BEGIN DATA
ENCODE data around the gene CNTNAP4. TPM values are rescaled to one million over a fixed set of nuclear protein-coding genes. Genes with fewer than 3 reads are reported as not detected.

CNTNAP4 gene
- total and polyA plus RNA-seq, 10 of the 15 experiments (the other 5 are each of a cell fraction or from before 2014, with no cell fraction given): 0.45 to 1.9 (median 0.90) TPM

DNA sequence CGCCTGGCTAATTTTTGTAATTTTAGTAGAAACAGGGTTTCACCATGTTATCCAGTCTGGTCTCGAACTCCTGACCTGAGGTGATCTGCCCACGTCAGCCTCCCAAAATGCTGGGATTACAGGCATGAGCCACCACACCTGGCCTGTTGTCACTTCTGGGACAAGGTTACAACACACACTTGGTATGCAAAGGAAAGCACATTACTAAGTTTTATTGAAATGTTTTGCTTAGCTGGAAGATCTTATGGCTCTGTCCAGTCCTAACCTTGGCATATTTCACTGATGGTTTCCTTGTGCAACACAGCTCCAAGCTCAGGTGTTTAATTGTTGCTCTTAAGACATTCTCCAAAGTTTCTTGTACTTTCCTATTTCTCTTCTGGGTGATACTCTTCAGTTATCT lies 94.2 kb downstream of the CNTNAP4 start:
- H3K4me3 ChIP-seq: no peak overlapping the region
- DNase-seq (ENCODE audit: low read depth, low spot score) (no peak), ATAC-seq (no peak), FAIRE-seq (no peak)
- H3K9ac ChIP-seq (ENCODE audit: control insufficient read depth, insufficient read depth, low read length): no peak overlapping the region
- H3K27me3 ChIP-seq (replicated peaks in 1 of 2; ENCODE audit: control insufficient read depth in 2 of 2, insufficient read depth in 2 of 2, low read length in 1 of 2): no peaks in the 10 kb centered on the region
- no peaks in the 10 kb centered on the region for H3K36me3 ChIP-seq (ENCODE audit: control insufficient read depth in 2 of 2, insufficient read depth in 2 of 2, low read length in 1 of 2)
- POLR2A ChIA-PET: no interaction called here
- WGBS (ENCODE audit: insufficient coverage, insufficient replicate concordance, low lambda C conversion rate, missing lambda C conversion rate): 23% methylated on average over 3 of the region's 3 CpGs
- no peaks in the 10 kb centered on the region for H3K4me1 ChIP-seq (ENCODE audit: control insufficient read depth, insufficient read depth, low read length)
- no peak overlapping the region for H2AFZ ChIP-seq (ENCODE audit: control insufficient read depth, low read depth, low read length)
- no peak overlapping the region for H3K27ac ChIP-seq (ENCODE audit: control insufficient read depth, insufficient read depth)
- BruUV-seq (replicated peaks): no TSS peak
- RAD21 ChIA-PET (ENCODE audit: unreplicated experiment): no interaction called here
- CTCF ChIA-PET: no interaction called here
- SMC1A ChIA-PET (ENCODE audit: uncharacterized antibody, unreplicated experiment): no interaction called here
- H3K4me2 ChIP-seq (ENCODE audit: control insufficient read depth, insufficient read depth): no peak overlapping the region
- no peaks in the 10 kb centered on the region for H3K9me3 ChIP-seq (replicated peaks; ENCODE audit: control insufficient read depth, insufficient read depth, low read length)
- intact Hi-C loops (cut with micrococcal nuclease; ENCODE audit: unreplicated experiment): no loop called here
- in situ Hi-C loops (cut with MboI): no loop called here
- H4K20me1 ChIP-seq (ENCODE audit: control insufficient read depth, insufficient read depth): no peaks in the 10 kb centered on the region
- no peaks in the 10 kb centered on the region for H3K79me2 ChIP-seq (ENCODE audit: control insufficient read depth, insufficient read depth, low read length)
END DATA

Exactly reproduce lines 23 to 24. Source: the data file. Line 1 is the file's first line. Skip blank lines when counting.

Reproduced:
- H4K20me1 ChIP-seq (ENCODE audit: control insufficient read depth, insufficient read depth): no peaks in the 10 kb centered on the region
- no peaks in the 10 kb centered on the region for H3K79me2 ChIP-seq (ENCODE audit: control insufficient read depth, insufficient read depth, low read length)